Home > Bank of England, Inflation, Monetary Policy > House Prices, Monetary Policy, and Kafka

House Prices, Monetary Policy, and Kafka

We are going to have to watch these guys.  This is MPC member Jon Cunliffe:

The self-reinforcing link between property prices, the financial system and the broader economy that operate within the stress test have been key to dynamics in previous UK downturns. As well as lowering homeowners’ wealth, falls in house prices reduce their collateral and so their access to credit. This tends to drag on consumption. Preliminary Bank analysis suggests the most highly mortgaged households have tended to cut their consumption very materially in times of economic stress.  And investment in the construction of homes and other property has had a tendency to fall sharply in downturns, with this component of spending accounting for around half of the peak to trough variation in GDP growth across the 2008-9 recession. This combination of lower property prices and a fall in spending across the economy, can, through a rise in defaults, damage banks and contribute to a tightening in credit conditions, creating a further drag on economic activity.

It is Kafkaesque, this world of monetary policy.  On Tuesday the Bank of England describes clearly how the Bank of England can, by running a tight monetary policy, cause a recession and falls in nominal asset prices.  On Thursday the Bank of England is worried about how the economy might unavoidably fall into a recession when there is an unexpected fall in nominal asset prices.

I was half-joking when I suggested that we drop the CPI target in favour of a house price target.  But I am half-serious.  If the MPC thinks that stability of house price inflation is a necessary condition for stability of the real economy then they should clearly lay out the model in which that is true.  Then HM Treasury should consider whether the MPC should target the CPIH, or whatever, so that there is an appropriate focus on stabilising nominal house price growth.  Haldane is apparently going to push for a CPIH target.

Here is a really funny thing.  If the UK had applied a 2% CPIH target for the last five years we would have needed an easier monetary policy, because the CPIH rate has been around 0.2-0.3% below the CPI rate.  And an easier monetary policy would mean higher nominal asset prices.  Thus, if the MPC had been targeting house prices, it’s easy to end up with the conclusion that house price inflation has been too low.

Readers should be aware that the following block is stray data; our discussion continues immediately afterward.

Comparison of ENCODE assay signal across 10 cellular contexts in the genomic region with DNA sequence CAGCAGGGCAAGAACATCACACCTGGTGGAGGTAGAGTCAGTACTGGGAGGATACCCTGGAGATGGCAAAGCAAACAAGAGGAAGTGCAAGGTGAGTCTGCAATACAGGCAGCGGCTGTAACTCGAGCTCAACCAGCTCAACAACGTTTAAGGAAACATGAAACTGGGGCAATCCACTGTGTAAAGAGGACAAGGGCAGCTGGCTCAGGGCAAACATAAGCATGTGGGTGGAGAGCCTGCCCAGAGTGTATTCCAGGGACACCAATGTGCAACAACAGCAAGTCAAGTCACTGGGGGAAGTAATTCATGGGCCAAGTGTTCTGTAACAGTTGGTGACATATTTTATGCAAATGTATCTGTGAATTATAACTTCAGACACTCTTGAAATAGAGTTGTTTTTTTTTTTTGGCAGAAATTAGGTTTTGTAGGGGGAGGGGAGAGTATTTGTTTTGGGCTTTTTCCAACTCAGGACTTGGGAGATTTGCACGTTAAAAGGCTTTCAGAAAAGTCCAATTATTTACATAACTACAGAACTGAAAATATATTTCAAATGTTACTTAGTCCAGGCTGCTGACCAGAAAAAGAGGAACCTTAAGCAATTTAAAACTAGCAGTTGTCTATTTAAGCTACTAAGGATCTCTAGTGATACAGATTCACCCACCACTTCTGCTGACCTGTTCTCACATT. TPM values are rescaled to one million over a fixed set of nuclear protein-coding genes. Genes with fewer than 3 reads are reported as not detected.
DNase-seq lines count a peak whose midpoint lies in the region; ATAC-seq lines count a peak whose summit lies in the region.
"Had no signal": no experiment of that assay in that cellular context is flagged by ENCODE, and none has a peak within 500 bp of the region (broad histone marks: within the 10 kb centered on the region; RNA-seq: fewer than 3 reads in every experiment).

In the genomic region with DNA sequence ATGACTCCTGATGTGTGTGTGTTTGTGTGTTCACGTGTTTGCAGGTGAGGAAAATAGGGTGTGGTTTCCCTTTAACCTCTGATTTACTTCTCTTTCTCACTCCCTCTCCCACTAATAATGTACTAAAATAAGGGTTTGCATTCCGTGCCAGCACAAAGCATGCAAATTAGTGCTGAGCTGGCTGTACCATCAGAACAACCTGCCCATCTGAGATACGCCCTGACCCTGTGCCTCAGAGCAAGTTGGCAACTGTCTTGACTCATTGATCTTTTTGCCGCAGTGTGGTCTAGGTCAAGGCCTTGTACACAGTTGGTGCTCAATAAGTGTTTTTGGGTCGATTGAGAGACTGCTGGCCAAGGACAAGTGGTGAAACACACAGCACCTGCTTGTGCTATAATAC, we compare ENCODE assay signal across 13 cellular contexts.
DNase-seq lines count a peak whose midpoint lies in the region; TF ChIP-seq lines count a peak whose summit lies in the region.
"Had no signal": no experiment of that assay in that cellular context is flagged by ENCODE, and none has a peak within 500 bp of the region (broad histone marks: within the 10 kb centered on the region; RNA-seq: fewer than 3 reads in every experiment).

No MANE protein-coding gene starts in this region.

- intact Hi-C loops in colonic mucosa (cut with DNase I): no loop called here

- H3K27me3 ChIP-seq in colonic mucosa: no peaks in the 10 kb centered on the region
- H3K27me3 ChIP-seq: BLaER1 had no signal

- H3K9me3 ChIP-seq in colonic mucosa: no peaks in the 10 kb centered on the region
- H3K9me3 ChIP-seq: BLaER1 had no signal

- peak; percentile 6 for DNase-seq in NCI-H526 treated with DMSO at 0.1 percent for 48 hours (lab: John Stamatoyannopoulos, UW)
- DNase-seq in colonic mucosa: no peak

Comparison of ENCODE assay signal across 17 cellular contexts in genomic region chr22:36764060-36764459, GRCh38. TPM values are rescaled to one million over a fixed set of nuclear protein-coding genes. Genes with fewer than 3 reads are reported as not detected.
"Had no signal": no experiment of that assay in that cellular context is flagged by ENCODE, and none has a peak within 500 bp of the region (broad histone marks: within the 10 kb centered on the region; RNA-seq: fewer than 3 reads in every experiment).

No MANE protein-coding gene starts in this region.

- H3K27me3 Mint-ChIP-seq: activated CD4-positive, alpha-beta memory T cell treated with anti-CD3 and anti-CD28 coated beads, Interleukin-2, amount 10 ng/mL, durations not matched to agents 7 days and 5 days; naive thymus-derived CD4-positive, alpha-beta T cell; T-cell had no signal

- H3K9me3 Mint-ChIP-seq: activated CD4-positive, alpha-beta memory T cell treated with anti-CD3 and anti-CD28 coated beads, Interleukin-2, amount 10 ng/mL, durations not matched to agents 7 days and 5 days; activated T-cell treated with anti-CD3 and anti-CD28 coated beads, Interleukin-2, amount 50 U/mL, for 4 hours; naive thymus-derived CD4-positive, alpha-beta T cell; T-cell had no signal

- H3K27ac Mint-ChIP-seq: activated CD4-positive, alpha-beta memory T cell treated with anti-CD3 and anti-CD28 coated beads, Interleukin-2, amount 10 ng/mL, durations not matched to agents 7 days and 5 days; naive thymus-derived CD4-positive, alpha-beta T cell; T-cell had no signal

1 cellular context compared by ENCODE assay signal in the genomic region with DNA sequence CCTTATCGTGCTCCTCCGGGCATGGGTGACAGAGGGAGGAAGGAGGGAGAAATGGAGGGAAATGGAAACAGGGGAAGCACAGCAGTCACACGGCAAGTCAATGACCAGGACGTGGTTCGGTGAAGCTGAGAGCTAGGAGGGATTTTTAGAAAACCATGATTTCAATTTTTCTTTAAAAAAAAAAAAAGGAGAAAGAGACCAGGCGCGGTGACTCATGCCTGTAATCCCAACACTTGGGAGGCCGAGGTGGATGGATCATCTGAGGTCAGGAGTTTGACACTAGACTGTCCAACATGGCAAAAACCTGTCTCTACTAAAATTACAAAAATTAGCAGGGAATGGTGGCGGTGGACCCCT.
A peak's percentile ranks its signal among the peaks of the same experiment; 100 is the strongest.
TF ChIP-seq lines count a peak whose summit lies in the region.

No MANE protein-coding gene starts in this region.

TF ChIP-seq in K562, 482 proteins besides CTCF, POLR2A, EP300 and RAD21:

(Because the CPI and CPIH and not equivalent this is really an arbitrary counter-factual; maybe a 1.5% CPIH target should replace the 2% CPI target… or maybe we should stop targeting “inflation” altogether.)

  1. SK
    May 2, 2014 at 09:54

    So we are in catch22 economy where in order to keep the 65% of the population happy and spending , we will have to make the 35% of the population (tenants) poorer every month. Nice.
    You might say this is not a responsobility for the monetary side but surely (since the fiscal does not do anything about it) then their house price constant increase is creating an unequal society…
    And the % of tenants will continue increasing since people in their 20s/30s will soon 110% mortgages..

    How accurate is the CPIH? How come it is below 2% when all are reporting the house inflation is much higher (ONS/Registry/banks etc)? And how can you a housing indicator which is dependent on location in order to apply economic policy over a whole country?

    • May 2, 2014 at 12:25

      SK, I strongly believe that there is no catch-22. There is a substitution effect with rising house prices, it means people are renting more. But that does not mean people are getting “poorer”. All the evidence suggests:

      a) Rents are very well contained. http://hopisen.com/2014/second-generation-rent-controls-solving-a-problem-that-doesnt-exist/